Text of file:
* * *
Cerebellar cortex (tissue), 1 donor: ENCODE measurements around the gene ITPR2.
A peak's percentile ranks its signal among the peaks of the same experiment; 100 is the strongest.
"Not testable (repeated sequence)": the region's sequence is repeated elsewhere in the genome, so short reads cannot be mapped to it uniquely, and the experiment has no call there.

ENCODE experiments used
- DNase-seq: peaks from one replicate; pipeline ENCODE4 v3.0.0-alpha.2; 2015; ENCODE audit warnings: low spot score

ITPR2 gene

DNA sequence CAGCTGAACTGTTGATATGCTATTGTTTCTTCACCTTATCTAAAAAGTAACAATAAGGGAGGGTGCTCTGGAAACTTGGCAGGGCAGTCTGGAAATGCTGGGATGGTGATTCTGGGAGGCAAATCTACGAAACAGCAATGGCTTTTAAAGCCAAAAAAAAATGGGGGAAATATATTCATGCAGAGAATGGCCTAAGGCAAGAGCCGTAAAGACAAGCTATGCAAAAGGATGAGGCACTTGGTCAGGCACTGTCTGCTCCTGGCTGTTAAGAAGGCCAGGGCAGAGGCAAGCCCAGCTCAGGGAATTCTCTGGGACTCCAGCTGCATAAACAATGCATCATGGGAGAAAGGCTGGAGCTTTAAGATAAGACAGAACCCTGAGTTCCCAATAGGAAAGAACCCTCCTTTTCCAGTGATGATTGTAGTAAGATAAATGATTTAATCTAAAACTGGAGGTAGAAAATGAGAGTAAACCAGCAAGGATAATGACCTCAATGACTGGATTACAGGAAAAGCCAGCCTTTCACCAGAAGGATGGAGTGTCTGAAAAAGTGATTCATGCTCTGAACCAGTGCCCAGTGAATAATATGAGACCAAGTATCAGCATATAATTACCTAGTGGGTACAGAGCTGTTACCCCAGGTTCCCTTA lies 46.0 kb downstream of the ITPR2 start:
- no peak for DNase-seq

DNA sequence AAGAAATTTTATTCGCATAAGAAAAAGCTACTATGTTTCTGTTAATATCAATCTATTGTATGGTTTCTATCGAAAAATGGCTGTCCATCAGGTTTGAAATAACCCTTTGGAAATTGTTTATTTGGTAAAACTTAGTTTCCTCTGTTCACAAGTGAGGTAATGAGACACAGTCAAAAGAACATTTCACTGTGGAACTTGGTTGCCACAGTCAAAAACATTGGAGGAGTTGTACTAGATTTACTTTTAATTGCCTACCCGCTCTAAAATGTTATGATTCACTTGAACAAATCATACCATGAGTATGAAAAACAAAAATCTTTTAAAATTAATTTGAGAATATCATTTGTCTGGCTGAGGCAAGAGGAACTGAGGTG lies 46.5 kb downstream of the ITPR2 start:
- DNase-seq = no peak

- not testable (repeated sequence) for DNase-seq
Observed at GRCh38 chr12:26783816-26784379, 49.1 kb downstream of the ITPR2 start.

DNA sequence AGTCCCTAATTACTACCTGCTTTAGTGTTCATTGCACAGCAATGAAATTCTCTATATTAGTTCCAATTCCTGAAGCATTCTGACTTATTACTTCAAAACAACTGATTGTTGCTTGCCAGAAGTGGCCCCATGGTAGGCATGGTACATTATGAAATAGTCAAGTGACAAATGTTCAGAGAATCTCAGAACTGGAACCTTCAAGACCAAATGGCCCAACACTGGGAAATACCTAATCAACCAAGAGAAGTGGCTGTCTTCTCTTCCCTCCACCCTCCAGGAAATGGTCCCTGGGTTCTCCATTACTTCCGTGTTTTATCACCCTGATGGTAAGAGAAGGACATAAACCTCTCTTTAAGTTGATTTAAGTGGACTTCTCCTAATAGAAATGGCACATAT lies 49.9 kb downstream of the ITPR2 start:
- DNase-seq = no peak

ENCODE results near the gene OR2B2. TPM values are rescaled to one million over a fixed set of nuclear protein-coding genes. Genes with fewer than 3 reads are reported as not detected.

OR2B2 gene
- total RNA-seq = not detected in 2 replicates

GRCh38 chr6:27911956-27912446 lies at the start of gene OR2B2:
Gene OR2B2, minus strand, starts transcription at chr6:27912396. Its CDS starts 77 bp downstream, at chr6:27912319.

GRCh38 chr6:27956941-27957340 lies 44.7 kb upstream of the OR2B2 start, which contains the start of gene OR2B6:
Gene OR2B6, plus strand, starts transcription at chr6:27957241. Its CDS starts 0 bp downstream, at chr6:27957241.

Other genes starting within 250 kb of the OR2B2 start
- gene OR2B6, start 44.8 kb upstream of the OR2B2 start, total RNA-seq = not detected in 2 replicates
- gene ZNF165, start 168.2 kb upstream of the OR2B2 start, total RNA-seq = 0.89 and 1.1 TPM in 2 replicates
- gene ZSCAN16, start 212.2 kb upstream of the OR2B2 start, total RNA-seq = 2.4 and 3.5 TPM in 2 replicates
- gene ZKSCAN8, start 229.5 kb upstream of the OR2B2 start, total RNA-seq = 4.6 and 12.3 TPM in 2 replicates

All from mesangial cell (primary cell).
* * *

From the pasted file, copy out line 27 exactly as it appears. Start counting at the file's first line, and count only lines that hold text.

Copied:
All from mesangial cell (primary cell).